As we approach the holiday seasons, we are already feeling the weight of the stress and nostalgia over loved ones who will not be around for the holidays because they are no longer with us. There will be newly divorced spouses who will not have their family together in the same way for this holiday season, and there are others who will be spending the holidays behind prison bars. The holidays are jolly, but they are extremely difficult for many people. To defeat depression and the blues during the holiday season, the best weapon we have is to be grateful—and count our blessings. We often focus on what we don’t have, our hurt and pain, rather than what we do have and the places where we are healed. What frustrates us as believers is not that God cannot do something or make something happen in our lives, because we know that God is all powerful. God can do anything. God is able. We fall apart when God does not exercise his power in the way that we would like God to do it. This leads to an attitude of ungratefulness.
In spite of what God has allowed or chosen not to do, God is still active in our lives in very positive ways. During this season, let us focus on what God has done, rather than what God chose not to do. In this way, we are grateful. Thanksgiving is a great time for us to reflect on the many reasons why we have to be thankful and grateful.
We all remember the story of the 10 lepers. They were isolated from the community because of their leprosy. Jesus, in spite of this isolation, involves himself with this group of lepers. This shows the character of Jesus involving himself with people whom others have left behind, ostracized, and forgotten. He cares about each of us; he is compassionate. Although our problems sometimes make us feel alone, we can count on Jesus Christ to ‘check on’ about us.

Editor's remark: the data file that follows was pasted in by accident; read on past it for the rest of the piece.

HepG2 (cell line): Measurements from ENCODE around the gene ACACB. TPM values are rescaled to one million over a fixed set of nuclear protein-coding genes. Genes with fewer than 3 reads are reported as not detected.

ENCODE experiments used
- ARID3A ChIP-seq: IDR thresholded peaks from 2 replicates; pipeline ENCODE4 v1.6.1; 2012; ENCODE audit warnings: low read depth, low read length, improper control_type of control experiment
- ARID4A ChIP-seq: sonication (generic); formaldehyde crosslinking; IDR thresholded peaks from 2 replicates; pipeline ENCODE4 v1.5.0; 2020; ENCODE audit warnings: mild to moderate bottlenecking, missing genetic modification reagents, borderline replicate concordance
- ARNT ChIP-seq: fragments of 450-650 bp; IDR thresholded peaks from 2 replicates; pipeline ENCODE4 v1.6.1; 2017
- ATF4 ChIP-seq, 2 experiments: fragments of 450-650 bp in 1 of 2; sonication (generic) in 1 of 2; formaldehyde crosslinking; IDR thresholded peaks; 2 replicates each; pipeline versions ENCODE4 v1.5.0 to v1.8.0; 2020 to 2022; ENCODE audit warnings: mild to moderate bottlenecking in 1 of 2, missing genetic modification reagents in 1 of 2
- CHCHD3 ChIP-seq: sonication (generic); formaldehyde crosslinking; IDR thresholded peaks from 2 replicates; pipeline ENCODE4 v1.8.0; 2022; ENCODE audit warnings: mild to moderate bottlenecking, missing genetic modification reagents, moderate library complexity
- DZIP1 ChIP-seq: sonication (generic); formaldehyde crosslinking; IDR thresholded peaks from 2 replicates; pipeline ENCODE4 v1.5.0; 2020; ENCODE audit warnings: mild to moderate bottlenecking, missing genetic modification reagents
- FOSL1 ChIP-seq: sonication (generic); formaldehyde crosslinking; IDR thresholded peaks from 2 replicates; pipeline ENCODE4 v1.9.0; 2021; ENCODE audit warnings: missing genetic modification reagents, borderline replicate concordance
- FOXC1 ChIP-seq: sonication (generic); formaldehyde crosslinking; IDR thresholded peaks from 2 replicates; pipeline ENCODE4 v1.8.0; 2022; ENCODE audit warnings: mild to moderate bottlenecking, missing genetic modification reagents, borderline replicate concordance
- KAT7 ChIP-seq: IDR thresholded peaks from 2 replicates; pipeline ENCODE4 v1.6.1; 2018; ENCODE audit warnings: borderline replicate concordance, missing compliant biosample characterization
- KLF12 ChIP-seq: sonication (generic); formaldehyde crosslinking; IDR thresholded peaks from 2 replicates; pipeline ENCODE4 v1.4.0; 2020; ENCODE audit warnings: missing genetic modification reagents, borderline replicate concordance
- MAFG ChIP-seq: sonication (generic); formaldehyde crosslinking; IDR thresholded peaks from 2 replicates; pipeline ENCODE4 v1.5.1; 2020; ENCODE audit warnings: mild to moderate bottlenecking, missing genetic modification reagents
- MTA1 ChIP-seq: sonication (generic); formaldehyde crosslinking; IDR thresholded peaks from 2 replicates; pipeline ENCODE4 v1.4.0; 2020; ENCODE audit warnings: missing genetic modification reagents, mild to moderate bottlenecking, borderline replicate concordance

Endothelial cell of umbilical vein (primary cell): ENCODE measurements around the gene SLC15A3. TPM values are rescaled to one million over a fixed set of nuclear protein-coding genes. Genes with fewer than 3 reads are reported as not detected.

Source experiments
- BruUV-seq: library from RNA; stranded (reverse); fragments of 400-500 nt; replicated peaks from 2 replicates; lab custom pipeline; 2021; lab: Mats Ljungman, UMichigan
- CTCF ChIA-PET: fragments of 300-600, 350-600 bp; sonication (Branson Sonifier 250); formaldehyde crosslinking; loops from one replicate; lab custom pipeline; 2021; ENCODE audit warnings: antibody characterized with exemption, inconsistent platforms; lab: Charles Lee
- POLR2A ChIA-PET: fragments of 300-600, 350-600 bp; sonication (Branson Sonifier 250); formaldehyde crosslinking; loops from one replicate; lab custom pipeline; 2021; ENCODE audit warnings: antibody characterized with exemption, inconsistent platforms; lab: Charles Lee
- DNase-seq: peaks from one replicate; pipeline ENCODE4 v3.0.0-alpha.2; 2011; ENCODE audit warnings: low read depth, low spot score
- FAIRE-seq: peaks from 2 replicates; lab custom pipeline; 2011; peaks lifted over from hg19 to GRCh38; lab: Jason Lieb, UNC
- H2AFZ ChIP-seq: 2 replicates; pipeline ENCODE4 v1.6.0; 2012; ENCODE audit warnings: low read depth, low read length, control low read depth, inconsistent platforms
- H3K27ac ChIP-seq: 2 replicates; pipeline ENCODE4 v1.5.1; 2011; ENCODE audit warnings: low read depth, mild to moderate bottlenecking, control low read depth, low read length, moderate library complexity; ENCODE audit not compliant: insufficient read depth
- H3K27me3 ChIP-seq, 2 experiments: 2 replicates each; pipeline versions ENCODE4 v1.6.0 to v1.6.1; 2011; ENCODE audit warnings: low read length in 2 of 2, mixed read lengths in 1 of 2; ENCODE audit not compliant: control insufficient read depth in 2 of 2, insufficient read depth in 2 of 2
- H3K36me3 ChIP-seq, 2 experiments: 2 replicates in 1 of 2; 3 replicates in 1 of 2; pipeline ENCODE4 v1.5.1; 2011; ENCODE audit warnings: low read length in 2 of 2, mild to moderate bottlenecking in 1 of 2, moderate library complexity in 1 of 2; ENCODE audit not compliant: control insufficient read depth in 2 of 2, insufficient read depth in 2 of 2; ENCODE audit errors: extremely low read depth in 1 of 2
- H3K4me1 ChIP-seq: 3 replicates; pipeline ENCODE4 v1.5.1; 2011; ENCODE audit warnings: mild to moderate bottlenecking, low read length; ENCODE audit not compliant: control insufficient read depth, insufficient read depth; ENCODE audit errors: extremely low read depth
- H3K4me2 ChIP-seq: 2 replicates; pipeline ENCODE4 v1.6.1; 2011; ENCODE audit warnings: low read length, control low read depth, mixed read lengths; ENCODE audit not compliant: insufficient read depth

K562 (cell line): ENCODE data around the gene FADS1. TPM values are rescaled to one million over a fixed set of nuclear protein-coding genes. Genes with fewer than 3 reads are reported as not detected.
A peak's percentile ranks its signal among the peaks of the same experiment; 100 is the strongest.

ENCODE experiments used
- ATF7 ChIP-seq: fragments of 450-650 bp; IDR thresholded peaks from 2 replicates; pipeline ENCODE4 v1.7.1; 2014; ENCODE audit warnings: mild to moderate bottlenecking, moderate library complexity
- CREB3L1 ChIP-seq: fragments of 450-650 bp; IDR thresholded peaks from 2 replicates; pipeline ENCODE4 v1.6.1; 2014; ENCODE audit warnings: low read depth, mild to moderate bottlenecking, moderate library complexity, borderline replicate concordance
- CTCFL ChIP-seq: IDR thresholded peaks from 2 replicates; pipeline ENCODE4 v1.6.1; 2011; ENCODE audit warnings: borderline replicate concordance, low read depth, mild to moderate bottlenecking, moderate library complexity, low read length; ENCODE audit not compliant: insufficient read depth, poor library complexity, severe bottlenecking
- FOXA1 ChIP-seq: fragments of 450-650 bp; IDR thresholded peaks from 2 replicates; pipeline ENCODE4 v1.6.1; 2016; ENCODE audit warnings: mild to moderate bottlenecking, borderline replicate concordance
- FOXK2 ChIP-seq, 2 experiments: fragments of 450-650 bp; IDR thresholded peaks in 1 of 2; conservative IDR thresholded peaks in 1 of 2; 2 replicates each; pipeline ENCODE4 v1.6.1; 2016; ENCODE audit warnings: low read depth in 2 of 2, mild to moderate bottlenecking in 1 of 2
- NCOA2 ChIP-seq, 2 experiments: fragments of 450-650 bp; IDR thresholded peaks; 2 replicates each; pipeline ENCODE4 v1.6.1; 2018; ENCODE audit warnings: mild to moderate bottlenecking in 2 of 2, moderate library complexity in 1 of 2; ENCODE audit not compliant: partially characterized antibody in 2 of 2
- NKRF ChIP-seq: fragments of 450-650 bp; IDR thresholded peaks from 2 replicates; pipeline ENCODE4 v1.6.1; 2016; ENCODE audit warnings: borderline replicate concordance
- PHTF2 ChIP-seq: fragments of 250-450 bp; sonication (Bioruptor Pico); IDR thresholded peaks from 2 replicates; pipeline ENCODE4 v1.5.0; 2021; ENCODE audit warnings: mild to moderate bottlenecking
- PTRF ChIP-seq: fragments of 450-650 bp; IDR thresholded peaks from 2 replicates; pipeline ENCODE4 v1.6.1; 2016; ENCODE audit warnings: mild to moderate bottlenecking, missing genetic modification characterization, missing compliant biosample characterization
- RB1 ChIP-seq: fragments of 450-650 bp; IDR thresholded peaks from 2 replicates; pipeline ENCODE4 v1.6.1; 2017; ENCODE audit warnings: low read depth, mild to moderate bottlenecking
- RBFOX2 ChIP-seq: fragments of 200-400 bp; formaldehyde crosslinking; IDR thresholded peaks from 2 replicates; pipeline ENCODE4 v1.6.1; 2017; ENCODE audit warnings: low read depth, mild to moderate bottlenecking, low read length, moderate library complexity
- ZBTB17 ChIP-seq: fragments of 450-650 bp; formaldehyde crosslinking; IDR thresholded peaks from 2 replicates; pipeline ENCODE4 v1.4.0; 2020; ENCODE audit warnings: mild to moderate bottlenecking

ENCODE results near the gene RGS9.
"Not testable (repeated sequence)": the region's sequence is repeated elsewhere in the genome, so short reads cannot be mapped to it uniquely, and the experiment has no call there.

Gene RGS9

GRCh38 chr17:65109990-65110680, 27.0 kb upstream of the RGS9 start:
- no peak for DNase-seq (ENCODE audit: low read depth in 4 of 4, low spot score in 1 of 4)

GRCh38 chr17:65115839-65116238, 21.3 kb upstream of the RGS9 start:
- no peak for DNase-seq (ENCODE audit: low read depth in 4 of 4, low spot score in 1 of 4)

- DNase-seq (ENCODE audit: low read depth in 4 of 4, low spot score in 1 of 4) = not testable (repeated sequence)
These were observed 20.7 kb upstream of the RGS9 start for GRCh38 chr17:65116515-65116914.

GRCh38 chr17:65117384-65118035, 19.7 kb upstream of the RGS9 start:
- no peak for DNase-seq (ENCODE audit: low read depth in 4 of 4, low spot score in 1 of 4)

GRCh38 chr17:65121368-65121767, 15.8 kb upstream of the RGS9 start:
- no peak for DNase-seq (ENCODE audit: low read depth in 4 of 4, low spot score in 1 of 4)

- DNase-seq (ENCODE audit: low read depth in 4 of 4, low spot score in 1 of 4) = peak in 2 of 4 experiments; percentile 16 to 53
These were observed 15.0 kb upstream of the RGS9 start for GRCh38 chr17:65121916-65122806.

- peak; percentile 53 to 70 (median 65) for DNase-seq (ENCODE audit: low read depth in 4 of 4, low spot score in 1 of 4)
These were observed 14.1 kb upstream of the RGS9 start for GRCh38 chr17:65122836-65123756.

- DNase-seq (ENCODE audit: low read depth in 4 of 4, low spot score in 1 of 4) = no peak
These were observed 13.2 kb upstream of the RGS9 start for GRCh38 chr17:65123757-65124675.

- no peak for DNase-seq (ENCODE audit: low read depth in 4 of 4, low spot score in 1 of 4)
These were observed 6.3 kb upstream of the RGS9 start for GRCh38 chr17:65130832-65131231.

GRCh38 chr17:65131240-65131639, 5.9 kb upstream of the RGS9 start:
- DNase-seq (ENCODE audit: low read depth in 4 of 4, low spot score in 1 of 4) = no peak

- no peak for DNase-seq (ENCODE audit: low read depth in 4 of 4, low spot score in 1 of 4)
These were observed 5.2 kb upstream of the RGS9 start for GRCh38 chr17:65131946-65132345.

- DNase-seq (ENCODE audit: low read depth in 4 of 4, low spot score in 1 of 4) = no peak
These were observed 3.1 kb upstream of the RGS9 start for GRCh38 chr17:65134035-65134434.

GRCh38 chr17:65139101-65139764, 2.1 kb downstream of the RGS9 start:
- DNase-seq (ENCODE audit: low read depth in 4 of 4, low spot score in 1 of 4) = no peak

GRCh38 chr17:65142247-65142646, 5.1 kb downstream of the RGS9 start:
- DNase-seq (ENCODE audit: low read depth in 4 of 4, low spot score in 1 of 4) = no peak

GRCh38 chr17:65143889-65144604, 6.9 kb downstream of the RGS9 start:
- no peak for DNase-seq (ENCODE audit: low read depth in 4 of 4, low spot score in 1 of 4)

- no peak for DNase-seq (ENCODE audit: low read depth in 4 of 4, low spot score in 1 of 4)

The interesting fact about this group of lepers is that nine of them were Jewish, and one was a Samaritan. Jesus is interested in our humanity, our problems, our need for healing, and our desperation for companionship. There is no ‘us’ and ‘them’ with Jesus Christ. We all need to thank the Lord for that, especially since we live in a world that makes distinctions on class, race, gender, and other characteristics. They beg Jesus to heal them, and he orders them to see the priest. As they go, their leprosy disappears. When the Samaritan realizes what happened to him, he returns to Jesus, thanking him and giving praise with a loud voice. Then, Jesus makes this inquiry: “Were not all ten cleansed? Where are the other nine? Has no one returned to give praise to God except this foreigner?” Luke 17:17-18. Then, Jesus says to him: “Rise and go; your faith has made you well” (v19). The thankful man, on his knees is shouting and thanking Jesus for what he had done for him.
How many of us have experienced a miracle in our lives, and did not even bother to give thanks? Many of us walk around as if Jesus has done nothing for us. We must imitate the Samaritan man, and be grateful for what Jesus has done in our lives. We cannot give thanks to anyone for wholeness, cleansing, and deliverance, except Jesus Christ. When we walk around with an attitude of thanksgiving, thinking on the goodness of the Lord and all the things he has done for us—our souls will cry out with praise. Thank you, Lord!